The Karapax line of cases from Anker are meant to blend good protection without the stupid price tags that come from some other brands like Otterbox. The unit I received was the Karapax Touch, the slim and translucent mobile device enclosure.

In recent weeks, I’ve operated caseless, but if I was looking for a slim case that “did the job” without looking fancy or trying to act as a fashion statement, I’d have this case on my short list. For less than $10, there’s literally no reason why anyone shouldn’t give it a shot. The material might not be for everyone and I can imagine the translucency of the black color would be a turn off for anyone not rocking a black phone. Such is life, though; no case will appeal to every individual.

Nevertheless, give it a shot. If you’re not a fan, that’s ok. I’m sure you’ll know someone who would be.

Anker Magnetic Car Mount

There’s one problem I haven’t been able to solve 100% effectively thus far and that’s finding a way to hold my phone in my car without 1) using my hands and 2) placing it somewhere loosely. As I was pondering how I could solve this a couple weeks ago, I got word Anker wanted to ship me something that could potentially solve the problem.

Enter the Anker Universal Magnetic Car Mount.

Billed as a simple and sturdy solution to the dilemma I face, I was eager to give it a try.

The premise is simple. The mount aheres to your dashboard and attaches to your phone magnetically. In the box comes a couple adhesive magnet plates to attach to your devices.

Really, that’s it. It seems pretty simple.

Except it didn’t quite turn out that way.

As much as I wanted to really like this product, I just couldn’t. The ahesive on the mount was poor and thus wouldn’t stick to any useful surface in my car. There were a few places it did stick, but they weren’t easily accessible and seemed just as unhelpful as not having the mount at all.

Attaching the magnetic plate was easy but getting it off was a challenge. Anker suggests using floss(!) or fishing wire(!!) to remove it. I don’t know about you but I don’t fish. The floss was useless as it was just too weak. I ended up getting it off with tweezers. I also have a new scratch on the back of my phone. (Good thing the next iPhone is coming soon.)

It’s a great idea in concept and perhaps if you’re lucky enough to have better in-vehicle surfaces to attach the mount to, you’ll have a better time than I did. As it stands right now, I’m not sure it’ll ever be useful for me. If I still have it when the time comes one day that I replace my car, I might end up using it.

That day isn’t today.


Going back-to-back on softball blog posts about apps I use, JPEGmini has been in my arsenal for a few years, now. It’s one of those tools that I don’t think about much, anymore, but I’d be remiss of I didn’t say it’s damn valuable.

Images are huge. Today’s Web is teaching us that we need massive images everywhere, as heros, backgrounds, and whatever other hipster nonsense the frontend developer interns think.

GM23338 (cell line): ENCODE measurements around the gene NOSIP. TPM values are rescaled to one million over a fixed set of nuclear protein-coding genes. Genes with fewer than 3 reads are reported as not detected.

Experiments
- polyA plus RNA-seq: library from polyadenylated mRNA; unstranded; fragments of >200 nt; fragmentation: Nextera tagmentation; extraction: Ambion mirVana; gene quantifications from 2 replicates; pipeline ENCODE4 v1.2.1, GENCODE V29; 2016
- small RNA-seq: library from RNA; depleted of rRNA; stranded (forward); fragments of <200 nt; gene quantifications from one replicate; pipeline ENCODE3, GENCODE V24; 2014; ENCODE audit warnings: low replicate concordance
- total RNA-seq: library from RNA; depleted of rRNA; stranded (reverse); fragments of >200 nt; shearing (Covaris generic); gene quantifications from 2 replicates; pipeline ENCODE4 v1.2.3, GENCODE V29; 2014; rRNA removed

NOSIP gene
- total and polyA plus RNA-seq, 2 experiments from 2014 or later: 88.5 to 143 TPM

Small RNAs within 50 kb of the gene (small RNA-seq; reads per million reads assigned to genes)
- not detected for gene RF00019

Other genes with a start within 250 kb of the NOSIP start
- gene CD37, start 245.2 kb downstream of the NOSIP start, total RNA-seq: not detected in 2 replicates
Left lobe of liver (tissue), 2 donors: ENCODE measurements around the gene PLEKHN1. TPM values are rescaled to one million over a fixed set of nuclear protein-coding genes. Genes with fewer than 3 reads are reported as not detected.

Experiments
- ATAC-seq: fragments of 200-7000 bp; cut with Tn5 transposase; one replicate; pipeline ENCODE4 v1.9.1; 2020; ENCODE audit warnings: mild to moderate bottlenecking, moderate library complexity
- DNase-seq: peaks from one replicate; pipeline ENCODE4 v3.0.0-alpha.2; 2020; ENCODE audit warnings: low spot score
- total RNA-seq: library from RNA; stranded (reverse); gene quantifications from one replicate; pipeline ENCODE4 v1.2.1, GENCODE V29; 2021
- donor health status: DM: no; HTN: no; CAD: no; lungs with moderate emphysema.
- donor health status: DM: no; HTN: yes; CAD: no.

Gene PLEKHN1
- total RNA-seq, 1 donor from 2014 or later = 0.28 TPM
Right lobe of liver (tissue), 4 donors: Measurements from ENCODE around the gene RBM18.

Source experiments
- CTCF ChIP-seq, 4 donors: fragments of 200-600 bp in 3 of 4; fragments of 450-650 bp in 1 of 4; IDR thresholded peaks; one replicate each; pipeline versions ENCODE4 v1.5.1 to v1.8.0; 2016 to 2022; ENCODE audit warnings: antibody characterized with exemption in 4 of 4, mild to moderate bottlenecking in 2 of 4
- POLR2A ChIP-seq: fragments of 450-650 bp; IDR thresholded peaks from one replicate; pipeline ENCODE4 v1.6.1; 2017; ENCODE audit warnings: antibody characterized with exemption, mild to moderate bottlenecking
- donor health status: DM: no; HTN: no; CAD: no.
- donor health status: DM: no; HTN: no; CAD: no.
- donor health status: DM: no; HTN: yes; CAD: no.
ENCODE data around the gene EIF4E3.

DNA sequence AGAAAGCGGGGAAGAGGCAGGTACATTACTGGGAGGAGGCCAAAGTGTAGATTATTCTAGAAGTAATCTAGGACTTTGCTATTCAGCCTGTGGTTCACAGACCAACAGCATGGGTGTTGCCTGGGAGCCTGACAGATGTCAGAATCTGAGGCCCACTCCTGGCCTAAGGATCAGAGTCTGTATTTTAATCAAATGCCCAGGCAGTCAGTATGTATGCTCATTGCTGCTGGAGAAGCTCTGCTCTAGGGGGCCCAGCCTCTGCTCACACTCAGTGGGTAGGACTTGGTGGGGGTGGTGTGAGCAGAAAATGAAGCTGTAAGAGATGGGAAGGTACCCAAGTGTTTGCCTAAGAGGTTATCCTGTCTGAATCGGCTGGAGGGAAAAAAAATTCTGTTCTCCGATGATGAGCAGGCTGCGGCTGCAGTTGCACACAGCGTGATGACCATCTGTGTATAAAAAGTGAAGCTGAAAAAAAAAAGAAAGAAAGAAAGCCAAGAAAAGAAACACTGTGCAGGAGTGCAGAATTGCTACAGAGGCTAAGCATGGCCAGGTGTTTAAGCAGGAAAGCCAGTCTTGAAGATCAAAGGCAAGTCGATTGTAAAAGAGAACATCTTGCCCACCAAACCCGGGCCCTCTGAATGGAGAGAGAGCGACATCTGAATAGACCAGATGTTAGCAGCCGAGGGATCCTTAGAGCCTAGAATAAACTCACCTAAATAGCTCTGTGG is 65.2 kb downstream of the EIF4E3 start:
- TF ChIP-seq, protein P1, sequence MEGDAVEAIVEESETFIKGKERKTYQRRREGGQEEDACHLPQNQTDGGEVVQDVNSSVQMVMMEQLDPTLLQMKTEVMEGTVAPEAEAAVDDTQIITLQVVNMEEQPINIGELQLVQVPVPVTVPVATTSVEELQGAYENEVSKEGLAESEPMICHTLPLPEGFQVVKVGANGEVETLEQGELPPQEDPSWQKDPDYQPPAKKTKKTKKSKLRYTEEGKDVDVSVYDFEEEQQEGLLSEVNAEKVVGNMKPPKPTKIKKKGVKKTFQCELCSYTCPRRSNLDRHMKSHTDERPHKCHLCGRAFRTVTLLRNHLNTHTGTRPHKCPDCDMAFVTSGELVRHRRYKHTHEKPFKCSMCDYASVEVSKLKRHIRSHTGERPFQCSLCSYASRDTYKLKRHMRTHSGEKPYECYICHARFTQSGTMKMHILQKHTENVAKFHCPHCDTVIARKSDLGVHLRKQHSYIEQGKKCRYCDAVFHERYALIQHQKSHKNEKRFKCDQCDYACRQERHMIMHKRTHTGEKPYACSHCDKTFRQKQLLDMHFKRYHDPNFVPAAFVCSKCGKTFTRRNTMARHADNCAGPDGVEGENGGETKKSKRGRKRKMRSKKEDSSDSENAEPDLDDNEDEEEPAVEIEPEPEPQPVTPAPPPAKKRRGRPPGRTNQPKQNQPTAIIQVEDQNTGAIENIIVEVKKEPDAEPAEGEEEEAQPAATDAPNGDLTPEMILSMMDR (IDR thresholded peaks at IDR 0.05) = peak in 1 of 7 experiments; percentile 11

That’s all fine, but bandwidth is still not aplenty. The longer a page takes to load, the less liekly your site visitor will stick around. Seems like a simple problem to fix, yeah?

This isn’t just about web designers. Photographers can benefit from this, too. Say you’re publishing a fat stach of JPEGs to a gallery for a client. These aren’t what you print with, so do they have to be stupid large?

JPEGmini shines in both of these areas and instead of trying to explain all of it, let me just show you.

The totally free stock photography website Bossfight is one of my go-to sources for awesome, high quality images. Every week, they email a .zip of all the new photos from that previous week. The most recent compressed set will make a good sample size.

JPEGmini’s claims are that its compression is nearly undetectable. Over the years I’ve used it, I’d say that’s mostly true. Annecdotal, sure, but here’s a comparison of bossfight_sample_set/bossfight-free-high-stock-photos-fire-sparks-hot.jpg at 100% crop:


If you can guess where the divide between the processed (left) and non-processed (right) is, I’ll give you a cookie.

And that’s the point. It’s meant to be non-invasive. The same folder of photos that was 218MB earlier is now 135MB. The JPEGmini Web site also features some comparisons as well as lets you try your own photos, to see how they turn out.

If you’re a serious application developer that seriously wants to cut down on the serious amount of bytes your users upload by way of their serious images, JPEGmini Server takes care of that.

For the rest of us, JPEGmini (free trial, $20) or JPEGmini Pro, (free trial, $99) (my favorite) will do just fine. If you’re unsure the difference, the two big deals are a packaged lightroom/photoshop plugin and larger max photo resolution with Pro. On the mac, Pro and Server support 128MP images and 60MP on the PC. The base JPEGmini app supports images up to 28MP.

Still seems like too much? The Web Service will do fine for the one-offs. It has the same 128MP limit. Sign up and you’ll gain access to albums which can hold up to 1000 photos. More information about the Web Service is here.

Do you use JPEGmini? How many GB has it saved you? Send me a tweet @_johlym.

Johnathan Lyman
Kenmore, WA,
United States
blogging, design, technology, software, development, gaming, photography